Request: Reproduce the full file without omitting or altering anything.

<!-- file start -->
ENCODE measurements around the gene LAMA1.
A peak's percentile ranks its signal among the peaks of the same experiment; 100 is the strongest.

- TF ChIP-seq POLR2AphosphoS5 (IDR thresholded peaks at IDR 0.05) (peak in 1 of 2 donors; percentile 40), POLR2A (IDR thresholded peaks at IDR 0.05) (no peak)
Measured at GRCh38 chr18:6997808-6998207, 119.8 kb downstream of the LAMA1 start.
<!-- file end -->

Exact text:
ENCODE measurements around the gene LAMA1.
A peak's percentile ranks its signal among the peaks of the same experiment; 100 is the strongest.

- TF ChIP-seq POLR2AphosphoS5 (IDR thresholded peaks at IDR 0.05) (peak in 1 of 2 donors; percentile 40), POLR2A (IDR thresholded peaks at IDR 0.05) (no peak)
Measured at GRCh38 chr18:6997808-6998207, 119.8 kb downstream of the LAMA1 start.